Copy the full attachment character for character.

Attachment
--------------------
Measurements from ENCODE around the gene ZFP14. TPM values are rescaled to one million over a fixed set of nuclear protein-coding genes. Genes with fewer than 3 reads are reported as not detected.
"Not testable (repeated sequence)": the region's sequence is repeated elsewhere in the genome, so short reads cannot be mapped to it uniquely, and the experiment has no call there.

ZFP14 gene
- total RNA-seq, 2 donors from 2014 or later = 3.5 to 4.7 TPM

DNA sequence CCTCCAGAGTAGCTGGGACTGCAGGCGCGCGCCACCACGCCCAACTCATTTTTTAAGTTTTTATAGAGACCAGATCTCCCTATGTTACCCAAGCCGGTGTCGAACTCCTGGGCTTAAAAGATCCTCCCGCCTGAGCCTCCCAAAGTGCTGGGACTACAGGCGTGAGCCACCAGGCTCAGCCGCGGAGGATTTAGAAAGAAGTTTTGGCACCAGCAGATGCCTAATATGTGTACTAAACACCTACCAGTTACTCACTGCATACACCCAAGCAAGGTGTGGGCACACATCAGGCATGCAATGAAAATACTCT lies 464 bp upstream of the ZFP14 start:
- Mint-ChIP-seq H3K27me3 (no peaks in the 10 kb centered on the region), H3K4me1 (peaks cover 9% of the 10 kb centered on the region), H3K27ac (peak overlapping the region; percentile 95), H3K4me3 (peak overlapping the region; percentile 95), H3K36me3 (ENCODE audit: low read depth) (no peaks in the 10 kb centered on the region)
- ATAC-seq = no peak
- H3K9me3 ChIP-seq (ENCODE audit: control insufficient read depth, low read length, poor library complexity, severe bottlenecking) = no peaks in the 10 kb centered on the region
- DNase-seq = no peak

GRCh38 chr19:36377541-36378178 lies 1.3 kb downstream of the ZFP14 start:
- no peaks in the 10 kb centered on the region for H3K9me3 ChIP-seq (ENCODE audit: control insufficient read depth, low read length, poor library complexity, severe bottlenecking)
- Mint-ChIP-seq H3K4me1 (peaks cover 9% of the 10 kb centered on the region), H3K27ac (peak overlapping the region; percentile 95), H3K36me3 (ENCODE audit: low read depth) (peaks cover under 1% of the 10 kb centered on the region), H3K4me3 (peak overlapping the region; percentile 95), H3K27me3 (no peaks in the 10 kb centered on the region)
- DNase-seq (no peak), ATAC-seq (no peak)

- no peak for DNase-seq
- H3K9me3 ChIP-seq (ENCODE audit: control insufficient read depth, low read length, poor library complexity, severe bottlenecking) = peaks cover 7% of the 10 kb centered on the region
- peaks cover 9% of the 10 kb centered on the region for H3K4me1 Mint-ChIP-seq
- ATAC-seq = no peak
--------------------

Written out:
Measurements from ENCODE around the gene ZFP14. TPM values are rescaled to one million over a fixed set of nuclear protein-coding genes. Genes with fewer than 3 reads are reported as not detected.
"Not testable (repeated sequence)": the region's sequence is repeated elsewhere in the genome, so short reads cannot be mapped to it uniquely, and the experiment has no call there.

ZFP14 gene
- total RNA-seq, 2 donors from 2014 or later = 3.5 to 4.7 TPM

DNA sequence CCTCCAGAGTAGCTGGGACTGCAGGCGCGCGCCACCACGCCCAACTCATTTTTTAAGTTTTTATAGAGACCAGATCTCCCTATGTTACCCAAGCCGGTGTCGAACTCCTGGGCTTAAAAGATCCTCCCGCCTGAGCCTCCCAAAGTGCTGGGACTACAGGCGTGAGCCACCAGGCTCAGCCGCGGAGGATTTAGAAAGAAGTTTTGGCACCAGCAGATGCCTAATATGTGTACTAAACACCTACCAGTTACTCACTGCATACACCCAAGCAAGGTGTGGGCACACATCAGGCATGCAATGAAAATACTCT lies 464 bp upstream of the ZFP14 start:
- Mint-ChIP-seq H3K27me3 (no peaks in the 10 kb centered on the region), H3K4me1 (peaks cover 9% of the 10 kb centered on the region), H3K27ac (peak overlapping the region; percentile 95), H3K4me3 (peak overlapping the region; percentile 95), H3K36me3 (ENCODE audit: low read depth) (no peaks in the 10 kb centered on the region)
- ATAC-seq = no peak
- H3K9me3 ChIP-seq (ENCODE audit: control insufficient read depth, low read length, poor library complexity, severe bottlenecking) = no peaks in the 10 kb centered on the region
- DNase-seq = no peak

GRCh38 chr19:36377541-36378178 lies 1.3 kb downstream of the ZFP14 start:
- no peaks in the 10 kb centered on the region for H3K9me3 ChIP-seq (ENCODE audit: control insufficient read depth, low read length, poor library complexity, severe bottlenecking)
- Mint-ChIP-seq H3K4me1 (peaks cover 9% of the 10 kb centered on the region), H3K27ac (peak overlapping the region; percentile 95), H3K36me3 (ENCODE audit: low read depth) (peaks cover under 1% of the 10 kb centered on the region), H3K4me3 (peak overlapping the region; percentile 95), H3K27me3 (no peaks in the 10 kb centered on the region)
- DNase-seq (no peak), ATAC-seq (no peak)

- no peak for DNase-seq
- H3K9me3 ChIP-seq (ENCODE audit: control insufficient read depth, low read length, poor library complexity, severe bottlenecking) = peaks cover 7% of the 10 kb centered on the region
- peaks cover 9% of the 10 kb centered on the region for H3K4me1 Mint-ChIP-seq
- ATAC-seq = no peak